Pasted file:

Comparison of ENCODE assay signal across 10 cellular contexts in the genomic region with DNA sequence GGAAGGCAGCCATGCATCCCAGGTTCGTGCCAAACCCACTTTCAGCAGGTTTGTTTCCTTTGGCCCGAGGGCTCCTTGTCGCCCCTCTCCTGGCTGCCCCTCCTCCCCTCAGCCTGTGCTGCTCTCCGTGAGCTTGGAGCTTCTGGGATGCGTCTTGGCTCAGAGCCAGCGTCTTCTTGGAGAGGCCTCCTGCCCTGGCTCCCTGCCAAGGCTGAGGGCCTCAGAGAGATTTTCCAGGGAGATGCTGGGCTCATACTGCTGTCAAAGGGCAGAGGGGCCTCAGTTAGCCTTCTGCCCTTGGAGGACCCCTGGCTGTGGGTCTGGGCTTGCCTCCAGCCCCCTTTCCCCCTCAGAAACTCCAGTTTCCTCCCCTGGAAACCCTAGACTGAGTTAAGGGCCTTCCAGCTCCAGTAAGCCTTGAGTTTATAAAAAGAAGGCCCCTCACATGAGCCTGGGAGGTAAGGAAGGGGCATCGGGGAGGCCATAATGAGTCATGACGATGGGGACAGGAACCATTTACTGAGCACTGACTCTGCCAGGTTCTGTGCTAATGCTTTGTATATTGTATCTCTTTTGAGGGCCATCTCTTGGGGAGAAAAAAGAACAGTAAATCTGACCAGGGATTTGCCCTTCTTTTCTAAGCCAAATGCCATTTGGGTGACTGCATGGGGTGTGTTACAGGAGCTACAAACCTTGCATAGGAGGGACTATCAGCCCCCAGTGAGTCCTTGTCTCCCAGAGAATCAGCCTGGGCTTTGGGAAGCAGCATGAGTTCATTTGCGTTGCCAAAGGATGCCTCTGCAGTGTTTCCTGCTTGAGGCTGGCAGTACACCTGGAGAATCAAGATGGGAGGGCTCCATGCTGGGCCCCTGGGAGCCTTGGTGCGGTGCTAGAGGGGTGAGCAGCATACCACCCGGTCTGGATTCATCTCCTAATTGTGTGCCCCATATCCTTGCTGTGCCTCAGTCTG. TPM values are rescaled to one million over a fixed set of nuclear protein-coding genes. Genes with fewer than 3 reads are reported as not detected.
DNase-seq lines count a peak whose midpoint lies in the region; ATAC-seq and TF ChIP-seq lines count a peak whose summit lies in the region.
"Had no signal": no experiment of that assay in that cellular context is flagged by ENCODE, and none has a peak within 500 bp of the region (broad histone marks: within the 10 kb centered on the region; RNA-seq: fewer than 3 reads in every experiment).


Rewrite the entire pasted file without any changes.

Comparison of ENCODE assay signal across 10 cellular contexts in the genomic region with DNA sequence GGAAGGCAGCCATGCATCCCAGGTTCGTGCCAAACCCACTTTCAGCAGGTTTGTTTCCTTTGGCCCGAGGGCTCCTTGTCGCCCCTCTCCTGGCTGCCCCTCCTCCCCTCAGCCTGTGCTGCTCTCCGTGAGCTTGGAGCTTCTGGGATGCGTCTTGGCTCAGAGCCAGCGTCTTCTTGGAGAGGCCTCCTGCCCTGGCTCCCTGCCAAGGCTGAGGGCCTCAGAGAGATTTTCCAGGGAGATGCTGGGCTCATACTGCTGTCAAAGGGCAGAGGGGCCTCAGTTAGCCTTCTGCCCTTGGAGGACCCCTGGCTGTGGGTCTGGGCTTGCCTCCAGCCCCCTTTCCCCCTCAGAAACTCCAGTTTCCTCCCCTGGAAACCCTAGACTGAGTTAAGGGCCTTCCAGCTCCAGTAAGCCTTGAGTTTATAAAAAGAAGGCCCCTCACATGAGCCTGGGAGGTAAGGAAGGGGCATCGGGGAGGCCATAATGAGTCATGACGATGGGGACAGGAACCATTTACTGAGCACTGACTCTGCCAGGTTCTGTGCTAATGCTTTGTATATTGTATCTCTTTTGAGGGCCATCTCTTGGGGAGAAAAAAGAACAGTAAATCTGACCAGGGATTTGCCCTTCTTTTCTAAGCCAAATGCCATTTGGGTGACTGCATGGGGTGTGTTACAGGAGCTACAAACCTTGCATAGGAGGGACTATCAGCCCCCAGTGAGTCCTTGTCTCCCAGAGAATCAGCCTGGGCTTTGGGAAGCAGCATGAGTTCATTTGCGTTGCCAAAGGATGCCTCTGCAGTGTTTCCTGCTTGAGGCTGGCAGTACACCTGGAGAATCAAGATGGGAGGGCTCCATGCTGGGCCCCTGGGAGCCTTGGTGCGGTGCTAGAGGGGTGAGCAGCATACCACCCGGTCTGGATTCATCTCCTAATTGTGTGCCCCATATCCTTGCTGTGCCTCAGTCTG. TPM values are rescaled to one million over a fixed set of nuclear protein-coding genes. Genes with fewer than 3 reads are reported as not detected.
DNase-seq lines count a peak whose midpoint lies in the region; ATAC-seq and TF ChIP-seq lines count a peak whose summit lies in the region.
"Had no signal": no experiment of that assay in that cellular context is flagged by ENCODE, and none has a peak within 500 bp of the region (broad histone marks: within the 10 kb centered on the region; RNA-seq: fewer than 3 reads in every experiment).